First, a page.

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Operational Performance

By Madison Hanscom, PhD Introducing telework into a culture that does not support flexible work arrangements can set up a business for failure. It is important to deeply consider culture before, during, and after changes to the company that involve employees working from home. If the attitude is that telework is not going to succeed - it will not. A company’s culture is composed of the beliefs, assumptions, norms, and core values that the members hold (1). Norms and assumptions run deep, and they are all around (staying at your desk late to symbolize commitment to the boss, how long to

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By Madison Hanscom, Ph.D.Whether you have already been working in a remote environment or you are new to world of virtual meetings as a result of COVID-19, it is always a good idea to check in to reflect on the effectiveness of meetings. At Propulo, we have been holding virtual meetings long before the pandemic, and here are some ideas from our desk to yours: Don’t forget the interpersonal touches  Sometimes it can be difficult to engage with employees or coworkers in the same way you would face-to-face through a video platform. When you are not in the same room as

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By Eric Johnson What happens once a crisis is over?  Do you go back to normal?  What are the expectations of management?  Employees? Customers?  Harvard Business School magazine penned a crisis management article years ago that outlined a process for crisis managers in organizations to best deal with issues that affect the organization holistically and that are a part of the public domain.  It was an operating plan that discussed scenario planning, triggering events, actions and responses, and a number of other elements specific to dealing with the issue at hand.  Additionally, it established a control and command component to centralize decision-making and messaging with a defined org. structure

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By Eric Johnson As sustainability takes the place of panic within the current pandemic, many organizations we have engaged with have asked what will things look like over the next year and beyond. As the pandemic curves flatten out and organizations get back to business, a new normal is settling in that will change the way business will be conducted across every industry. From shifting consumer demand to erosion of business due to customer lost income, the landscape for developing a new normal means developing a system for meeting presumed expectations consistently. Conduct a thorough evaluation of your products and production, with a focus on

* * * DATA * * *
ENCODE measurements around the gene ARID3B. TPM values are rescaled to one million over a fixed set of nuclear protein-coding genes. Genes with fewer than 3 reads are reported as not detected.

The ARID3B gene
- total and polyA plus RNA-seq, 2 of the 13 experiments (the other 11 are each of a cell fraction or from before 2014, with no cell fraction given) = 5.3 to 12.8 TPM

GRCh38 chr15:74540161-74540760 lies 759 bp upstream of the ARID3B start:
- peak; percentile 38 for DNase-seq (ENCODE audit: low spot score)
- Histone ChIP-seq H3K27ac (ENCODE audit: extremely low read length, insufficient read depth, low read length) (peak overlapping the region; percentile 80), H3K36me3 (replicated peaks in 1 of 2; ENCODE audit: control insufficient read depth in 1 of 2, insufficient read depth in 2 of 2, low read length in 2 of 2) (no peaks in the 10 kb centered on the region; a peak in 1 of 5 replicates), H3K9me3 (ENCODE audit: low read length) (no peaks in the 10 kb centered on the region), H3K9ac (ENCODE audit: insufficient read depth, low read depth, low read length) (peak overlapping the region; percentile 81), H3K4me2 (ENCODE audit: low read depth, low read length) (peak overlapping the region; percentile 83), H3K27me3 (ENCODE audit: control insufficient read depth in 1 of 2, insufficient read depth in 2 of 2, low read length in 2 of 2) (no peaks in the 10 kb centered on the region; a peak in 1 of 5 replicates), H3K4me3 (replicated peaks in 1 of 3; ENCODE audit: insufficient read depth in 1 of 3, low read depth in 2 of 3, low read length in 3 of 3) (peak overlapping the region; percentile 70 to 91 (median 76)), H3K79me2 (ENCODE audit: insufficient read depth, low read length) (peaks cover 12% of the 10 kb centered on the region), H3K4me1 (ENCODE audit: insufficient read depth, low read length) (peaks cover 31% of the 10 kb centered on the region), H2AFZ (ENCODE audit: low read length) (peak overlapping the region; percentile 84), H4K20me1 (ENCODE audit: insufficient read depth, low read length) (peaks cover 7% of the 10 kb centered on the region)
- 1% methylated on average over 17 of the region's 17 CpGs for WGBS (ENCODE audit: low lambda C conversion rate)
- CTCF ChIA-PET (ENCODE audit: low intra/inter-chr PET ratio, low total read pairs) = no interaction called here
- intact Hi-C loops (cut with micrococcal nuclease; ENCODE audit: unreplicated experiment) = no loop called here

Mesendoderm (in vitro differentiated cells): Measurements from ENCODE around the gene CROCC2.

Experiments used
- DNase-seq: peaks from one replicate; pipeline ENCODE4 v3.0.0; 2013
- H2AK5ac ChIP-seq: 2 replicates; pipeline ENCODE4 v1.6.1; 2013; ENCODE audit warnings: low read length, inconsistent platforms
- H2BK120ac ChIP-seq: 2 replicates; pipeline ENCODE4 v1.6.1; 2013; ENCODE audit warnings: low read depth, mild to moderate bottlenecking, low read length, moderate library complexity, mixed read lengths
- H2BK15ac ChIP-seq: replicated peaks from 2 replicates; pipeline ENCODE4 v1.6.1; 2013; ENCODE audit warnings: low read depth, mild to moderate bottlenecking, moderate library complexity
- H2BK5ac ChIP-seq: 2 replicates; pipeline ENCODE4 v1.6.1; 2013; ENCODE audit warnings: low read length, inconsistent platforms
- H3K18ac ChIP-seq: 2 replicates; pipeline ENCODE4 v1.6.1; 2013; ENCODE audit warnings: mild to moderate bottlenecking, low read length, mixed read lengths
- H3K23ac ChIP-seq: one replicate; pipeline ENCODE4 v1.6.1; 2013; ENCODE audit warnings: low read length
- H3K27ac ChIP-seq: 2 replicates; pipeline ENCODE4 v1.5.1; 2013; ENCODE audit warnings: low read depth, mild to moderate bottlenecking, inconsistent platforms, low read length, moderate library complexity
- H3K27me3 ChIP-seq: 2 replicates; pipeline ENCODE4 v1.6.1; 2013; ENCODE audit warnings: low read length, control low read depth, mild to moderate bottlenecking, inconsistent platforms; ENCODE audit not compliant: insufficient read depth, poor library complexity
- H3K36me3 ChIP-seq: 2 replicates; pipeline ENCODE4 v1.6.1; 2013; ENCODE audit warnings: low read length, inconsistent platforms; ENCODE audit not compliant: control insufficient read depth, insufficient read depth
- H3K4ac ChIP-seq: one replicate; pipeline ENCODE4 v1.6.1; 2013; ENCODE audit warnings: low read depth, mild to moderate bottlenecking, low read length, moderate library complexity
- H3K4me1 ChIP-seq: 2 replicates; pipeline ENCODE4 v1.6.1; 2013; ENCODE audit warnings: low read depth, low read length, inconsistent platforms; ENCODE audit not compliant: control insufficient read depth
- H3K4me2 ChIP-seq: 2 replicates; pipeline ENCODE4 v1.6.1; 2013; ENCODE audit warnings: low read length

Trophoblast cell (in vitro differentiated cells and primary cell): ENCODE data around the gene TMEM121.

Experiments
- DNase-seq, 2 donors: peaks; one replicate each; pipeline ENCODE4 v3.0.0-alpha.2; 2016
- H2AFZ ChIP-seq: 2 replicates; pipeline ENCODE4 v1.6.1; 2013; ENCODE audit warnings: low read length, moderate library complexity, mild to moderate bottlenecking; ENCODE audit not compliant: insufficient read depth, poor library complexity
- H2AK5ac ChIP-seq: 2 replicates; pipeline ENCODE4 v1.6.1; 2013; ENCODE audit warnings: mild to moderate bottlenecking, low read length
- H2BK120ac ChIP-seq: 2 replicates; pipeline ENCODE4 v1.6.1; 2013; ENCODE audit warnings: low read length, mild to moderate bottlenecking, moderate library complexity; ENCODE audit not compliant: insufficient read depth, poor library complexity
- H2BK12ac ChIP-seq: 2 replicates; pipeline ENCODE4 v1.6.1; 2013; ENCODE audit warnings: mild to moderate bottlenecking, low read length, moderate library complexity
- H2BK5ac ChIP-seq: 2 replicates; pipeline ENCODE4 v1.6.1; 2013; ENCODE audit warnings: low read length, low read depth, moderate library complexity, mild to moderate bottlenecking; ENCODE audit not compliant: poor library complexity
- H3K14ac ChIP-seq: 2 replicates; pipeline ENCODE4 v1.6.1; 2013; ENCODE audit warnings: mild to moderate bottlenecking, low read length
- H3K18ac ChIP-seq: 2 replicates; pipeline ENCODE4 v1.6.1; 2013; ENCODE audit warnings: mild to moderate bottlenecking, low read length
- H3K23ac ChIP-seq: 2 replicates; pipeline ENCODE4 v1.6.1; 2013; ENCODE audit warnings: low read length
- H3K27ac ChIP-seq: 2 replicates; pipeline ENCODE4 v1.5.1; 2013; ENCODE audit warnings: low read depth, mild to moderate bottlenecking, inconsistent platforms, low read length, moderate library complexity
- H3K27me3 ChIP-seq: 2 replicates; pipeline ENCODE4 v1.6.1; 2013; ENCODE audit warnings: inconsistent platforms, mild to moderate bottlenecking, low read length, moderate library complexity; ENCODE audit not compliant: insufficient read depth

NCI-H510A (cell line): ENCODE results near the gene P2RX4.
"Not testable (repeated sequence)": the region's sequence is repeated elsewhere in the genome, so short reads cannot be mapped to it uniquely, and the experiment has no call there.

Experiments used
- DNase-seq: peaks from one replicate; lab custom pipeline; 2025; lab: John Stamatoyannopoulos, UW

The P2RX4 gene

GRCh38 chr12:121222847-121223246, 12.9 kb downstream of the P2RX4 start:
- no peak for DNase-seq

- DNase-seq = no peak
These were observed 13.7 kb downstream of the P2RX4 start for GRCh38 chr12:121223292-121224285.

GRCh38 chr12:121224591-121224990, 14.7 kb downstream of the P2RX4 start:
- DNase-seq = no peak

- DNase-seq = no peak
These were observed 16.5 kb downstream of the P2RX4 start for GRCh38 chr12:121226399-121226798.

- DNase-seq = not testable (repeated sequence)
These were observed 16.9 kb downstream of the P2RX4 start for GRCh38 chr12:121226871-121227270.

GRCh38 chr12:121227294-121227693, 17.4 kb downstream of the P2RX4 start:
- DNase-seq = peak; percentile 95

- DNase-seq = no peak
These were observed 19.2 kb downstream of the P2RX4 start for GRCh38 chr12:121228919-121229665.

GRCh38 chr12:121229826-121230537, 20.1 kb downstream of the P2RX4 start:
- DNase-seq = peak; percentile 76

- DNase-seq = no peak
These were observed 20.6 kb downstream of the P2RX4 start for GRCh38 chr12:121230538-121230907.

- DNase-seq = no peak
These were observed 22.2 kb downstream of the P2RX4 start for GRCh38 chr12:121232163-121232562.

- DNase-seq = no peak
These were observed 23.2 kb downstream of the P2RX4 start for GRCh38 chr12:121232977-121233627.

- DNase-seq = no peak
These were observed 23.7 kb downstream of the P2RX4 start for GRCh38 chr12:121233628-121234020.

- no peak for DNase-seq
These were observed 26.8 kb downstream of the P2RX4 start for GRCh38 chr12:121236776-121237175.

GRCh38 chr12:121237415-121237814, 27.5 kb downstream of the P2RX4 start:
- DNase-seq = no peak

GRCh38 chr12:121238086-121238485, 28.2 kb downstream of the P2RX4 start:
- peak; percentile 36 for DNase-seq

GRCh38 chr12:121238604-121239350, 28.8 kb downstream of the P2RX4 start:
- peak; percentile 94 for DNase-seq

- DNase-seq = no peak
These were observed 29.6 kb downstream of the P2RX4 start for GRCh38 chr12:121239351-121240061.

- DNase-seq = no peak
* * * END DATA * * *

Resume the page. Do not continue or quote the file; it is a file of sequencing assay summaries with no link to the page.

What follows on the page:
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By Madison Hanscom, PhD In previous blogs, we have discussed the benefits companies can experience from Flex Work arrangements (1). Because flexible work requires less commuting and office space, this also has positive implications for the environment. This is because there is an associated reduction in greenhouse gas emissions (2). There are clear benefits to businesses and the environment, but how about individuals? Although some individuals experience negative components of remote work, such as loneliness (see our blog post on common challenges associated with Flex Work, (3)), there are many positive outcomes employees can enjoy from Flex Work. According to researchers, telework

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By Eric Johnson As the pandemic continues to require social distancing and other methods of transmission reduction, those businesses deemed essential by state and local governments will continue to serve the public and remain open to provide goods and services.  We discussed supply chain impacts in previous posts.  One of the key differentiators of essential businesses is the maintenance of demand for products and services, despite the shift in specific product categories or services.  Here we discuss some overall principles for trying to maintain a somewhat sustainable environment in this new normal. If you are unsure where to start, utilize OSHA or Industry Standard COVID-19 protocols

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